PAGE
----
In a world where we don’t know what tomorrow will look like, safety comes from being able to continuously experiment. The winners get to failure faster, more frequently, using fewer resources, and learning from it quicker than others. So if you operate in a fast-changing changing world, then it is time to retrain your instincts. It’s too risky not to.
Fast entrepreneurship runs on adrenaline-infused quick returns and quick failures, burning through long nights of brainstorms and coding. It is exciting in its own right, but appropriate only for specific ventures. Slow Entrepreneurship treasures human relationships, health, and sanity, and strives for the good life. The vision for Slow Entrepreneurship is that by going through a learning program with the right mentoring and guidance, almost everybody with dedication will bring their project to fruition.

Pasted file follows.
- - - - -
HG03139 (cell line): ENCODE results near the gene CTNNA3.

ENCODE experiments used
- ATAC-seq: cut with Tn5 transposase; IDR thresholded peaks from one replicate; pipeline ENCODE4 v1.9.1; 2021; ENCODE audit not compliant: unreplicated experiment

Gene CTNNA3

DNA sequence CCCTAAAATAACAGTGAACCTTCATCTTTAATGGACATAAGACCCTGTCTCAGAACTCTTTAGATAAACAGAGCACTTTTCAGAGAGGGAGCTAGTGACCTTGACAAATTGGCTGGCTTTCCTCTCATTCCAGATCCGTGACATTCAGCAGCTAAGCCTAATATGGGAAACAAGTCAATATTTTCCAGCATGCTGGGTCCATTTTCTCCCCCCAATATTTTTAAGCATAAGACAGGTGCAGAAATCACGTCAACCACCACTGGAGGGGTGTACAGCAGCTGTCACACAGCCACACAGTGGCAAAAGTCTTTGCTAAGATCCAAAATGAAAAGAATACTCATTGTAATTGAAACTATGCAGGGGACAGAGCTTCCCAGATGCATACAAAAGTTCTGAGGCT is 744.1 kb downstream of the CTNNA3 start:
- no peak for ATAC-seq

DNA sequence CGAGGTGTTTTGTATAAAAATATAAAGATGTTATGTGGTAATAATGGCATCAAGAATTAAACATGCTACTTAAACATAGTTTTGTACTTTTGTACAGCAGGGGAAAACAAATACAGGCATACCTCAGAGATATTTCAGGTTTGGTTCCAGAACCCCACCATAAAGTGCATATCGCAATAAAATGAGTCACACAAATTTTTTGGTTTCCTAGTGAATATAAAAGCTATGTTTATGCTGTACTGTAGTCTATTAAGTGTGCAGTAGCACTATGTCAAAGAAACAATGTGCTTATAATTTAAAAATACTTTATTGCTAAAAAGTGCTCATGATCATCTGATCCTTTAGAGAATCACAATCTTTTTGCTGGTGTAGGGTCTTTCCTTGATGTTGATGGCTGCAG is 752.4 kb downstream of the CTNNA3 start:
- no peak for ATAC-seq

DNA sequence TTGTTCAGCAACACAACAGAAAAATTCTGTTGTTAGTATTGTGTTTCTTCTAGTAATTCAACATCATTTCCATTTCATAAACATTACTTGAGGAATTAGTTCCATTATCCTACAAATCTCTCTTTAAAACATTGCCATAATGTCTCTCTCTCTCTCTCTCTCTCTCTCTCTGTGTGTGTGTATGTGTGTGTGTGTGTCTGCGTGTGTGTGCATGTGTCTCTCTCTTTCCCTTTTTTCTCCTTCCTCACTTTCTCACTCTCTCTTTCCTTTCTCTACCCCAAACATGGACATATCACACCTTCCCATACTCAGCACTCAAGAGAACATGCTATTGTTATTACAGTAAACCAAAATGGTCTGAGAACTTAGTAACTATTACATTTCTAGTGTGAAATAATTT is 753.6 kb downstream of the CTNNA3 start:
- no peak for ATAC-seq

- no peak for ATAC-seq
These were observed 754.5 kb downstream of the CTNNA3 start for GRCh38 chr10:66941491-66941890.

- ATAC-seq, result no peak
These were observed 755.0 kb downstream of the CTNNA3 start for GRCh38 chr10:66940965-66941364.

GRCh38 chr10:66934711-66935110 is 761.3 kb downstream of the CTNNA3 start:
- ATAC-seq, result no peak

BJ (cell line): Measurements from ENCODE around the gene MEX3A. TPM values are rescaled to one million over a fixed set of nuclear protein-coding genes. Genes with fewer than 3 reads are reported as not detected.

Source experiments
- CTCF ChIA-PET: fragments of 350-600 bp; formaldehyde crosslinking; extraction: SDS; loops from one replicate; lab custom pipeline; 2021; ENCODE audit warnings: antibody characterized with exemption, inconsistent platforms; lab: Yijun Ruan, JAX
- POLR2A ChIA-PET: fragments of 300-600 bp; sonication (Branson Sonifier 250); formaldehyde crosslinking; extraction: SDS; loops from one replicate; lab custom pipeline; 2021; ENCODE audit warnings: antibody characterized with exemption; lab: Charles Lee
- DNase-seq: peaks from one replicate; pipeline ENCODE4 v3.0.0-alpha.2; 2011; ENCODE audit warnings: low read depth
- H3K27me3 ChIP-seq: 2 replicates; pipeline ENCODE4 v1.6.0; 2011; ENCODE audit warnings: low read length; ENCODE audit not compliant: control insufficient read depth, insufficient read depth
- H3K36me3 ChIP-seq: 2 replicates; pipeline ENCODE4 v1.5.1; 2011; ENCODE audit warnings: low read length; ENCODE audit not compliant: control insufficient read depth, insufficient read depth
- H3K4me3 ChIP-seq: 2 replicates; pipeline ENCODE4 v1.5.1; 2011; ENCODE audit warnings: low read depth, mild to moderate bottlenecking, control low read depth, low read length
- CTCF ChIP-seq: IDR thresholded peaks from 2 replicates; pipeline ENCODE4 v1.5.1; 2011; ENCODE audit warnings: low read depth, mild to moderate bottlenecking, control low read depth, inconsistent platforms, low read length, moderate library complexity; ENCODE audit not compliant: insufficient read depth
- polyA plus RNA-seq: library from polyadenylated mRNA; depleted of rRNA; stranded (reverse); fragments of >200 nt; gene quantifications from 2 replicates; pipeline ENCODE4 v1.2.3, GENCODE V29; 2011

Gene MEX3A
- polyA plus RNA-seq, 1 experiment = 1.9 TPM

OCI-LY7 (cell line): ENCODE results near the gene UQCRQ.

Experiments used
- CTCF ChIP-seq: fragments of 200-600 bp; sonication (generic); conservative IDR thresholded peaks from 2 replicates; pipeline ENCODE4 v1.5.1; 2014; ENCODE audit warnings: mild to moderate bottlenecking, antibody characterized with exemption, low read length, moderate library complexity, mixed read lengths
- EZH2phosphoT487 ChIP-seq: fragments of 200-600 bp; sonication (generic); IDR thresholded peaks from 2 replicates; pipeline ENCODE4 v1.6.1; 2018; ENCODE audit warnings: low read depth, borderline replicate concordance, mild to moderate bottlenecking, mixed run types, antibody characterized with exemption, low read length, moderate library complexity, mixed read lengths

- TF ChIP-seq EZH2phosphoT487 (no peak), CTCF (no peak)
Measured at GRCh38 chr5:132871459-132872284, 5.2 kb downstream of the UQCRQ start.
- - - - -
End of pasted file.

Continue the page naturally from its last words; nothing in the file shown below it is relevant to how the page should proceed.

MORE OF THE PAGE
We’ve covered some essential ground to help you prepare your innovation journey, and now it’s time to put these concepts into action. The innovation formula addresses the very specific tasks that have to be accomplished for innovation to emerge from your organization not only as a matter of luck or at random, but through a concentrated effort that results in sustained innovation performance. Here you will find the Taking Action steps along with 25 additional suggestions that we hope will help you to think and plan creatively and productively about how to make innovation a reality in your organization.